You and I have a great capacity and opportunity to creep around with sin. However, be warned: We may creep around with the enemies of God, but we will never creep past the sight of God. We may creep around with the world, our flesh, Satan, sinful practices, materialism, covetousness, laziness, and many more, but God sees all. We will no more evade His notice than did Zimri as he crept into his own tent to enjoy the pleasures of sin while the judgment of the God he was offending rained down all around him.

And when Phinehas, the son of Eleazar, the son of Aaron the priest, saw it, he rose up from among the congregation, and took a javelin in his hand;

Numbers 25:7

Phinehas’s name meant “mouth of brass.” He was not “silver-tongued.” He was plainspoken. His words were not not fancy, but they carried weight. Eleazar was the grandson of Moses’s brother, Aaron, the high priest. Phinehas picked up a spear. It was the weapon of a soldier, not a priest, and it was a no-nonsense weapon – a weapon normally used for throwing or thrusting – and he took it up with a deadly purpose.

And he went after the man of Israel into the tent…

Numbers 25:8

We don’t know precisely how Phinehas did this. Did he stride forcefully and ostentatiously? Or did, he, too, creep? Did he encounter people who inquired what he was doing as he followed Zimri and Cozbi from a distance, brushing them aside gruffly as he pursued? Or did he hang back stealthily, sneaking along like a spy following another spy through the alleys of Cold War Berlin? We just don’t know. However, I will say that there are times, when we go to confront sin in the midst of a Christian fellowship or in the lives or our friends or acquaintances, when we should use tact and discretion. There are other times when we are authorized to be blunt and direct – or maybe I should say “sharp” and direct.

And he went after the man of Israel into the tent, and thrust both of them through, the man of Israel, and the woman through her belly

Numbers 25:8

I am in no way condoning murder or even vigilantism. This was an instance of Old Testament justice under the Law of God. It is not prescriptive behavior for New Testament Christianity. If we are to imitate anything from this incident, it must be only the the principles, not the practice. However, in this particular instance:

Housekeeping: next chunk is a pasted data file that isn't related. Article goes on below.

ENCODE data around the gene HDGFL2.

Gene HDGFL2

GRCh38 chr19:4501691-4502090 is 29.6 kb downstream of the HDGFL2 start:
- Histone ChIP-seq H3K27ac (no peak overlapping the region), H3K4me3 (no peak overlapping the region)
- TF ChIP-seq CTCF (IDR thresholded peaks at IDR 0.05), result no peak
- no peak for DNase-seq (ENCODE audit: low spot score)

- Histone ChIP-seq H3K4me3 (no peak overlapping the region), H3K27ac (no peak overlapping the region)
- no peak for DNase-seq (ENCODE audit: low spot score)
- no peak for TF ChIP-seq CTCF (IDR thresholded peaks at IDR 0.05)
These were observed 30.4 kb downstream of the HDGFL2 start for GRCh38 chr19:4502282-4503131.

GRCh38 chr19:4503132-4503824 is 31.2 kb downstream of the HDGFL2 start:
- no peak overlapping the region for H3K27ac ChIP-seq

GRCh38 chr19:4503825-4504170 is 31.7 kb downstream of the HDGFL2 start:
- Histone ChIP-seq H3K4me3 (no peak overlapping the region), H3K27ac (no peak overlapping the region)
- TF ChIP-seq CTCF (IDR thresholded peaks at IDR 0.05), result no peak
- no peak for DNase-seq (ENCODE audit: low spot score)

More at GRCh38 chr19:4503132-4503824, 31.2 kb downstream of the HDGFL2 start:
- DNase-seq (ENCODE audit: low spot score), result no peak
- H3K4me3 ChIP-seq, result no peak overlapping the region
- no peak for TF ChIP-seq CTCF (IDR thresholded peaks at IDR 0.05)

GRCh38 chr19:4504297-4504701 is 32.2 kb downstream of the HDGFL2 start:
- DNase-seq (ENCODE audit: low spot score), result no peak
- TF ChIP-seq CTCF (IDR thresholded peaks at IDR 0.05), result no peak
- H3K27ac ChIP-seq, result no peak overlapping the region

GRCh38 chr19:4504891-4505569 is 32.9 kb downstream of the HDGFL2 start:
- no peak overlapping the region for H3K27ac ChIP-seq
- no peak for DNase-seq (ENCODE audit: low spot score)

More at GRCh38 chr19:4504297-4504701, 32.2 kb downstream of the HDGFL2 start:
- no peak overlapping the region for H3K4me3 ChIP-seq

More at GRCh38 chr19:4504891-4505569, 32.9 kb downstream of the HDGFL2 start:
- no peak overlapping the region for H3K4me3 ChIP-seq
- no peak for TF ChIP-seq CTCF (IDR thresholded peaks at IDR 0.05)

… So the plague was stayed from the children of Israel.

Numbers 25:8

Whether or not Phinehas crept up on the couple before putting a stop to their sin, two things are certain:
1. It was effective. It stopped the plague.
2. It did not displease God. In fact, it pleased the Lord very much.

And the Lord spake unto Moses, saying, Phinehas, the son of Eleazar, the son of Aaron the priest, hath turned my wrath away from the children of Israel, while he was zealous for my sake among them, that I consumed not the children of Israel in my jealousy. Wherefore say, Behold, I give unto him my covenant of peace: And he shall have it, and his seed after him, even the covenant of an everlasting priesthood; because he was zealous for his God, and made an atonement for the children of Israel.

Numbers 25:10-13

Phinehas’s act seems so extreme, so violent, so primitive and brutal that you almost expect to find some qualifier to it somewhere in the Word of God – something at least a little cautionary or disapproving of it. But I could not find a single smudge on the character of Phinehas because of this action

Even Psalm 106, which gives the commentary on it centuries later, says this:

Then stood up Phinehas, and executed judgment: and so the plague was stayed. And that was counted unto him for righteousness unto all generations for evermore.

Psalm 106:30-31

If anything, the Holy Spirit has the psalmist make him sound like even more of a hero! Next time, we will look for clues as to what was going on in Phinehas’s mind and heart as he performed this act.